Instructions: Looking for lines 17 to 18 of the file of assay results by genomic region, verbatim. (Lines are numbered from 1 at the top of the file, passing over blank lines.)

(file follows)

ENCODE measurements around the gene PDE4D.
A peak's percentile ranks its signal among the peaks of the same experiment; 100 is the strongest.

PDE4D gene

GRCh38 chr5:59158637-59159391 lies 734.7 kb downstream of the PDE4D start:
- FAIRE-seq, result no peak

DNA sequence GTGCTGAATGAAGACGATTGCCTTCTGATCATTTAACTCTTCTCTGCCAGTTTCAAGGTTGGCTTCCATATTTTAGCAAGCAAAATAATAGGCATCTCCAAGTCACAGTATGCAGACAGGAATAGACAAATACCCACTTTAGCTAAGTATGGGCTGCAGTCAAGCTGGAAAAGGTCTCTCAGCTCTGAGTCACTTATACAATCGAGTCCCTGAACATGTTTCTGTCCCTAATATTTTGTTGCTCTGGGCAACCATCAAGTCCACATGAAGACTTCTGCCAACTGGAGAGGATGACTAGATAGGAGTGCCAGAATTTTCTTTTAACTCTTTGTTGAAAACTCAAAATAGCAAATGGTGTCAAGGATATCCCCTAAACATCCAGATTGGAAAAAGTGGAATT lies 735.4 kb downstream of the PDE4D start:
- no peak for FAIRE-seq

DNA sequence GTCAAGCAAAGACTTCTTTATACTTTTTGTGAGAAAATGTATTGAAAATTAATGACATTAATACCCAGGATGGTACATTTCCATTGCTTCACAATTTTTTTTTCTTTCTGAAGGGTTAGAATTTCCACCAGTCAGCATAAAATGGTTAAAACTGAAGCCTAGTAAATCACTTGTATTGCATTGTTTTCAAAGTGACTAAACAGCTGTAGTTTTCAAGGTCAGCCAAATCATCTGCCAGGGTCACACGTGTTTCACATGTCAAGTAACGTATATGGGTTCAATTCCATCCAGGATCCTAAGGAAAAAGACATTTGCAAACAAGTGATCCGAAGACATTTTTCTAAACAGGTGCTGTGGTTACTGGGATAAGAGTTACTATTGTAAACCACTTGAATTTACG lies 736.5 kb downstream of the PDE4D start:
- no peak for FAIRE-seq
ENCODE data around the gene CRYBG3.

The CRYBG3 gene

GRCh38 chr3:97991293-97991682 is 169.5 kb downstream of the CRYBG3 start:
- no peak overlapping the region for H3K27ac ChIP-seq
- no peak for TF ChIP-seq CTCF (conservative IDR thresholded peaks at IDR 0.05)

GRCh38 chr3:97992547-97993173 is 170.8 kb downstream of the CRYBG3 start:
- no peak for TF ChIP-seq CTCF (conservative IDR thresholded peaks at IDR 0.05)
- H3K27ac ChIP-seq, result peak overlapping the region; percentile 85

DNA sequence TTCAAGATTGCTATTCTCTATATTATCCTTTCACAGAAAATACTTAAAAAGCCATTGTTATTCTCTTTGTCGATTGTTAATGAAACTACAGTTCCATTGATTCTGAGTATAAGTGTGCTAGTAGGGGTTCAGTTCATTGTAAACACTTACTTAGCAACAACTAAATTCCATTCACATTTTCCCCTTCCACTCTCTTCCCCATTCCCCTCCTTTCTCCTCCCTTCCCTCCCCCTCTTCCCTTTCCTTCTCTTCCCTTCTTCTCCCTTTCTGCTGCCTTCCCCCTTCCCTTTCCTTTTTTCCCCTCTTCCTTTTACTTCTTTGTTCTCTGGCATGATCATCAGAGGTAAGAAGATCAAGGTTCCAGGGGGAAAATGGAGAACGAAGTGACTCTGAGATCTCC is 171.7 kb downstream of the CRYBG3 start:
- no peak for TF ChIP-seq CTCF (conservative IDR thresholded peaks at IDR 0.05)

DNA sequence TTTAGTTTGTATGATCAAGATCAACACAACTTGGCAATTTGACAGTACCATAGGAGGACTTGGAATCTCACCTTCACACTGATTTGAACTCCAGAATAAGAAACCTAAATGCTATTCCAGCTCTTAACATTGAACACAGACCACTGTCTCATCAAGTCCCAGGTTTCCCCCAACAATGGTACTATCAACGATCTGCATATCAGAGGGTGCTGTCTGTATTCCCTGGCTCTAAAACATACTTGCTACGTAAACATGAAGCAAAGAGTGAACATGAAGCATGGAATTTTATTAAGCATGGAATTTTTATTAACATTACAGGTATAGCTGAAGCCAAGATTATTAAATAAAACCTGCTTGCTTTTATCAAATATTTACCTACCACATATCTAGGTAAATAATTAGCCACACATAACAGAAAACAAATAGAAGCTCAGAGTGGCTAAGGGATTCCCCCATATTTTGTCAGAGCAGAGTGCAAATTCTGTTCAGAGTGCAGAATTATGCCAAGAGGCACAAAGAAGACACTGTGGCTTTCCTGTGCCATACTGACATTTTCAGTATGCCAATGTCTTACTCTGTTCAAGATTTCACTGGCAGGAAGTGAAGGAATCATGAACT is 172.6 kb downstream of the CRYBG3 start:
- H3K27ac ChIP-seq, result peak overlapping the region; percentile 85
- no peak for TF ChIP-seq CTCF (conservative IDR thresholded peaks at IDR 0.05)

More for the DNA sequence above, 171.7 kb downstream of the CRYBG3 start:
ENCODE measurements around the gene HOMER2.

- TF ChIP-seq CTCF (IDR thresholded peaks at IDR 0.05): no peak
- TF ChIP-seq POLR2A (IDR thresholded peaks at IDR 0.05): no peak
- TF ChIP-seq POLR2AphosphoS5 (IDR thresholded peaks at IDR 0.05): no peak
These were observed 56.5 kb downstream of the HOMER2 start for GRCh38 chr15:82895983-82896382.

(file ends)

- H3K27ac ChIP-seq, result peak overlapping the region; percentile 85

DNA sequence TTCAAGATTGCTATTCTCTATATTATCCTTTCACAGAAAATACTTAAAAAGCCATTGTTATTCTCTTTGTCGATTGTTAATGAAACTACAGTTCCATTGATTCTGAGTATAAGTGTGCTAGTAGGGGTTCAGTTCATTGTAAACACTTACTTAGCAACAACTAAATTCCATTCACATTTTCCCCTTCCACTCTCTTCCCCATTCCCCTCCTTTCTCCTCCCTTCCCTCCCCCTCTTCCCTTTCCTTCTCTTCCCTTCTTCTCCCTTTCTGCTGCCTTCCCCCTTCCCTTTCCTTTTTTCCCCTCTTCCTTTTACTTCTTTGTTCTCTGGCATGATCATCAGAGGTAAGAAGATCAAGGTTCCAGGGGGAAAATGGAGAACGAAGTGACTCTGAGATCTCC is 171.7 kb downstream of the CRYBG3 start: